“I am not sure meself,” said Stonegood jumping up and checking himself for injury. “How did that happen?”
“The Bright Star saved us,” answered Mercy matter-of-factly. “I used the necklace the Bright Star gave me.”
“You mean my necklace would do the same thing?” asked Brooke.
“If the Bright Star chooses it do so,” responded Mercy.
“I never have heard of such a thing. . .,” began Stonegood.
“That is why the Star sent us,” replied Mercy sagely.
“Now what?” asked Brooke standing up with some difficulty. “I think I have bruises on top of my bruises,” laughed Brooke.
“We will be sore in the mornin’ that is for sure,” added Stonegood. “We need to find a place to dry out and spend the night.”
The three travelers looked a sorry sight with mud smeared all over their clothes, bruises all over their limbs and abrasions on their arms. The three limped down the trail a short distance. A narrow stream came into view with a small clearing by its side.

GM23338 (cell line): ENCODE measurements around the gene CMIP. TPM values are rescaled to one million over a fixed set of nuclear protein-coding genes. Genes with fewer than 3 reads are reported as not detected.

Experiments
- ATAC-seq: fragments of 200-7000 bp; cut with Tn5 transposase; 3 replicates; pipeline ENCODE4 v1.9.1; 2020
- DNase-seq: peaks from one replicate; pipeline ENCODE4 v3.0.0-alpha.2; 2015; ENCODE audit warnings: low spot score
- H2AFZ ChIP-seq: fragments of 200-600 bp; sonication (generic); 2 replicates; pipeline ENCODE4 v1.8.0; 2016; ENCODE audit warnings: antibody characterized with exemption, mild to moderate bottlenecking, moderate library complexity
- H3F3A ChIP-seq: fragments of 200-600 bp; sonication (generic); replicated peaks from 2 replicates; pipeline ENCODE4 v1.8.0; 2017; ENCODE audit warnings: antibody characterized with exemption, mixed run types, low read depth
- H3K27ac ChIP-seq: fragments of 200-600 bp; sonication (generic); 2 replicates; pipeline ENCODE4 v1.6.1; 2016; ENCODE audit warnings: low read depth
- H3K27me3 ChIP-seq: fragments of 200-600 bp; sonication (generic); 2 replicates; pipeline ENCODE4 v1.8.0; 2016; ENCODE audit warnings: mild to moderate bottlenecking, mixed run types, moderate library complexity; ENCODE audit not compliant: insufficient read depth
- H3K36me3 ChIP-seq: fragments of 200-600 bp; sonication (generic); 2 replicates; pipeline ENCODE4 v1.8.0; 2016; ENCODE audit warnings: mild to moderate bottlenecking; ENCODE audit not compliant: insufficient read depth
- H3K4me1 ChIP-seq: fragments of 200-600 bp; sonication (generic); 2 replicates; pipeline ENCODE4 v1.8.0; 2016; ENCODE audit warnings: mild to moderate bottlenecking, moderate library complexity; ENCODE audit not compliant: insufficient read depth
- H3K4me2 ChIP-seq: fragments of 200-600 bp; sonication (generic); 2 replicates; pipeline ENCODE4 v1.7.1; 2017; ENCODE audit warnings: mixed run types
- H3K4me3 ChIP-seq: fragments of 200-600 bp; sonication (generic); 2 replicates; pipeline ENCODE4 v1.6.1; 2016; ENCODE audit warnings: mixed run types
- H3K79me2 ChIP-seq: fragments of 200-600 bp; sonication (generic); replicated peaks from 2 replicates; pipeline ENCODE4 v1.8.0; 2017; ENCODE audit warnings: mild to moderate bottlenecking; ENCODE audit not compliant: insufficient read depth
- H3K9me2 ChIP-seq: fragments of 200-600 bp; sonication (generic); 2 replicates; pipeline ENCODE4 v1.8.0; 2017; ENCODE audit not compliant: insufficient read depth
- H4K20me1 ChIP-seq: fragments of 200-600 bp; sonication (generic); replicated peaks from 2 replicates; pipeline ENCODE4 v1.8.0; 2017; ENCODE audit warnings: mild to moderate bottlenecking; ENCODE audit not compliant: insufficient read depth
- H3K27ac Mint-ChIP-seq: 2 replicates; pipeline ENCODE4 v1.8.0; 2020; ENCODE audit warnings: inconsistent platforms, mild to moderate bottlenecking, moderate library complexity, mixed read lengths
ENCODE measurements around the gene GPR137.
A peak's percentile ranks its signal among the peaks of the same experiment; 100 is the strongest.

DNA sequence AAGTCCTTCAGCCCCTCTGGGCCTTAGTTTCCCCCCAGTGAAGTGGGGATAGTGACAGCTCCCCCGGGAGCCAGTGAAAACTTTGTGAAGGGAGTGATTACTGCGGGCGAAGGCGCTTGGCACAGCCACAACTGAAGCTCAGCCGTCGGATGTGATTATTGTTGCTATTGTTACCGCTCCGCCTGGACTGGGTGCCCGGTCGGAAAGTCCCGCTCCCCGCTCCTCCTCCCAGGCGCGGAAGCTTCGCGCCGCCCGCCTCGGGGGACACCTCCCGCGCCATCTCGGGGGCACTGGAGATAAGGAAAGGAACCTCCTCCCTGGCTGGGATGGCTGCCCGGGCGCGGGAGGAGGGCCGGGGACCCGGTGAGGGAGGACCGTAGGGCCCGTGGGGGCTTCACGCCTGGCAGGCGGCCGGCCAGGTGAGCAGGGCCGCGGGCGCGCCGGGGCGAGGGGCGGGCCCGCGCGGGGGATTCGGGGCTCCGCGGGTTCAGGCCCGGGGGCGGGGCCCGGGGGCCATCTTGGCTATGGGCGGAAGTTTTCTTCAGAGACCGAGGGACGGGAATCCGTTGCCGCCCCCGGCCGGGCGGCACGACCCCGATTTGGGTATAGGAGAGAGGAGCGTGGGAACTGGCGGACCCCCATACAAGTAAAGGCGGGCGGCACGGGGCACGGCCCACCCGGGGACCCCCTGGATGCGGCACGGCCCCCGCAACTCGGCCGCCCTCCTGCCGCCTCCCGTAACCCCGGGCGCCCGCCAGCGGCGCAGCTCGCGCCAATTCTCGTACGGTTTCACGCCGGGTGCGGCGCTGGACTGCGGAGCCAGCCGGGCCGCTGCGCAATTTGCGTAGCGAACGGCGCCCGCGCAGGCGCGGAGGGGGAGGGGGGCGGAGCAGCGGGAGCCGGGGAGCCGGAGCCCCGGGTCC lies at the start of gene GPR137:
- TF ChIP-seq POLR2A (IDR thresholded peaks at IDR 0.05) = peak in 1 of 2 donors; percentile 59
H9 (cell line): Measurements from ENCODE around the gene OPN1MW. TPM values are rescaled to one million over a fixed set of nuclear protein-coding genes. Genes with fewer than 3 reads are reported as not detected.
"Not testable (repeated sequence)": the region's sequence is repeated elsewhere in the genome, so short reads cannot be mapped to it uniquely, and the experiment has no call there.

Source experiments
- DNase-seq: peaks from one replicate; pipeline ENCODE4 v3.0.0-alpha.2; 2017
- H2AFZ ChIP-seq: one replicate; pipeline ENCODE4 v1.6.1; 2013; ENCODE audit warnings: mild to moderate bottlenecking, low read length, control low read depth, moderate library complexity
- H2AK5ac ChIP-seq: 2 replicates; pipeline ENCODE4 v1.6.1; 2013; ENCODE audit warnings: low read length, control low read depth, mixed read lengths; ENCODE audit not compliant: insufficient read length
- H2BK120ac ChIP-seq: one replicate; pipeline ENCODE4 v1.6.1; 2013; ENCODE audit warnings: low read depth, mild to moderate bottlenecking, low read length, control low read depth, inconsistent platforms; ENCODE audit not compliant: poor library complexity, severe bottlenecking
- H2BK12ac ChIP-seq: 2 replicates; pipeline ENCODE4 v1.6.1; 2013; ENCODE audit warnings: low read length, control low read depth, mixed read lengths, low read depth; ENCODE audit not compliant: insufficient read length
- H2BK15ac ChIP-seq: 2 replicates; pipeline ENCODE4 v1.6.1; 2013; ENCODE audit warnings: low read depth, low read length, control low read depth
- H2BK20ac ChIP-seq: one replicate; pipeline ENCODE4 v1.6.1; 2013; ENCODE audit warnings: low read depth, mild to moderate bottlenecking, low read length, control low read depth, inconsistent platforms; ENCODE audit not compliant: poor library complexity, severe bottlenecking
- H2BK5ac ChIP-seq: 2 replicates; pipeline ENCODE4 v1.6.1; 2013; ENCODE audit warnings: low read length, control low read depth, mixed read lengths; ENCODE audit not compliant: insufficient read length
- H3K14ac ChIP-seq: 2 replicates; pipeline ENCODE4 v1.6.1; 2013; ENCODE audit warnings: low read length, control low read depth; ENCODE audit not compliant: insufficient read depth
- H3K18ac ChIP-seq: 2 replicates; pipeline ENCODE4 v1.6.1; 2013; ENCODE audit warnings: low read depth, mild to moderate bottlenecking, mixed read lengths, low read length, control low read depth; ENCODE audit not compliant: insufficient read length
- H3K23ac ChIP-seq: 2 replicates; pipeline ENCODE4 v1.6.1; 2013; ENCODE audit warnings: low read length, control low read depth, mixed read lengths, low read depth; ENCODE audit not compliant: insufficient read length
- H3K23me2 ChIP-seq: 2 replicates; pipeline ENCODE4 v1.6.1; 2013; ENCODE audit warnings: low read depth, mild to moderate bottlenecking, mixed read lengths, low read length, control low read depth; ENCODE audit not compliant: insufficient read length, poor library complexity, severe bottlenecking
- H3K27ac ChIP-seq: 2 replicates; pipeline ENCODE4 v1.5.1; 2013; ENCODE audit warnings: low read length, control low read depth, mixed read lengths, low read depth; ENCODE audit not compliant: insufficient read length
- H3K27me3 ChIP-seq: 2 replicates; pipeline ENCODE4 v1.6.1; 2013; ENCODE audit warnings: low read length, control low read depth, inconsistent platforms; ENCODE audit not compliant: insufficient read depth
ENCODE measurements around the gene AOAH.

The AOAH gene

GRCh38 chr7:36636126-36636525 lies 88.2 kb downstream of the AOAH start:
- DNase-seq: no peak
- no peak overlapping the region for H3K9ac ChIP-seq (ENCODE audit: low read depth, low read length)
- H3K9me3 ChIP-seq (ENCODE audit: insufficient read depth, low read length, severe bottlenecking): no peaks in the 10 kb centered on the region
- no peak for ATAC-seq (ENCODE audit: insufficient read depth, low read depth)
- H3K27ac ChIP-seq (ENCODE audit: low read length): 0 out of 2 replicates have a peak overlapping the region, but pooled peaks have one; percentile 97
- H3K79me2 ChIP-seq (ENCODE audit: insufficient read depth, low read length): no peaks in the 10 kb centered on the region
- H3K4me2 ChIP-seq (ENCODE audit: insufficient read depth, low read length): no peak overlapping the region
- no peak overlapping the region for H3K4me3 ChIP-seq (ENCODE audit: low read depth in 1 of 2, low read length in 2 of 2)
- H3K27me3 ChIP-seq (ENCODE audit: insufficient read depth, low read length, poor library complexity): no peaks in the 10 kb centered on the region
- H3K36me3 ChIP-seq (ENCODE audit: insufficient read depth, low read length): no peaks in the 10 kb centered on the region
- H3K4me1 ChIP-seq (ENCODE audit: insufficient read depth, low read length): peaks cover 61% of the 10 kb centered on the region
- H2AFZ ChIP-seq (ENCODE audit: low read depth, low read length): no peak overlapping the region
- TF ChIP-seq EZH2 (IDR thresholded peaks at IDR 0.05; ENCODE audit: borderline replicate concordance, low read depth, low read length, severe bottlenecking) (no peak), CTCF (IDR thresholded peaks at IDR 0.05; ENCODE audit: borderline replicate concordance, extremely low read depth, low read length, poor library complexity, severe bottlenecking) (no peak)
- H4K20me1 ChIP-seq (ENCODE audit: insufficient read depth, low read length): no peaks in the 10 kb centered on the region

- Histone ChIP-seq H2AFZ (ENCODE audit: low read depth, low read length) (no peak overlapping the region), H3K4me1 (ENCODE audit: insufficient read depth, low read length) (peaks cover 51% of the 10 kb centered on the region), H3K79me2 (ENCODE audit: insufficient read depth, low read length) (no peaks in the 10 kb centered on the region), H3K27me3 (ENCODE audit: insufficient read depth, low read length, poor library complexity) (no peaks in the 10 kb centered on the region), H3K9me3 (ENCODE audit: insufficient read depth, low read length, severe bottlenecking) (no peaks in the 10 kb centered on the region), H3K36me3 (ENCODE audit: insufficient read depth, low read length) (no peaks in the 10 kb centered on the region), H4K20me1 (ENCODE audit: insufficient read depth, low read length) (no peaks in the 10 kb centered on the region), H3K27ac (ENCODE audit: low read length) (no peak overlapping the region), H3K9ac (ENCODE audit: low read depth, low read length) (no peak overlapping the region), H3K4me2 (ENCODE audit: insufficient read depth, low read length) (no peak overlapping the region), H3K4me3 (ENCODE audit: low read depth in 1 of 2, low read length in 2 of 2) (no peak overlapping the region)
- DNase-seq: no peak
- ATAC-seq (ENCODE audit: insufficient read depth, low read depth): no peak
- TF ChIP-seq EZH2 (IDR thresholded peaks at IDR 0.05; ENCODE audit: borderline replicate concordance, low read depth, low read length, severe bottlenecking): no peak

“We can camp here, wash up, and clean up our wounds,” said Stonegood.
The girls removed their jerkins and hung them on the nearby ako bushes. Ako bushes were a low, pale, green shrubby bush native to Logoland.
Stonegood did the same. Next they waded into the small stream and washed off most of the mud and dirt. The sky had turned that bluish cast just before last light of twilight.
“We just have to risk a fire to dry ourselves out and to warm up,” said Stonegood. “Let’s make a small shield of those green wetern branches over there.”
Mercy and Brooke scurried to pull green wetern branches to make a fire screen. They would use the branches to shield the light and smoke of the fire. Stonegood in the mean time, gathered an arm load of dry wood for the fire that the rain had not doused. He set about busily building a small, smokeless fire. The less visible the fire would be; the better.
The three huddled close to the fire with their hands outstretched palms facing the fire.
“That fire feels so good,” sighed Brooke.
“Sure does,” agreed Mercy.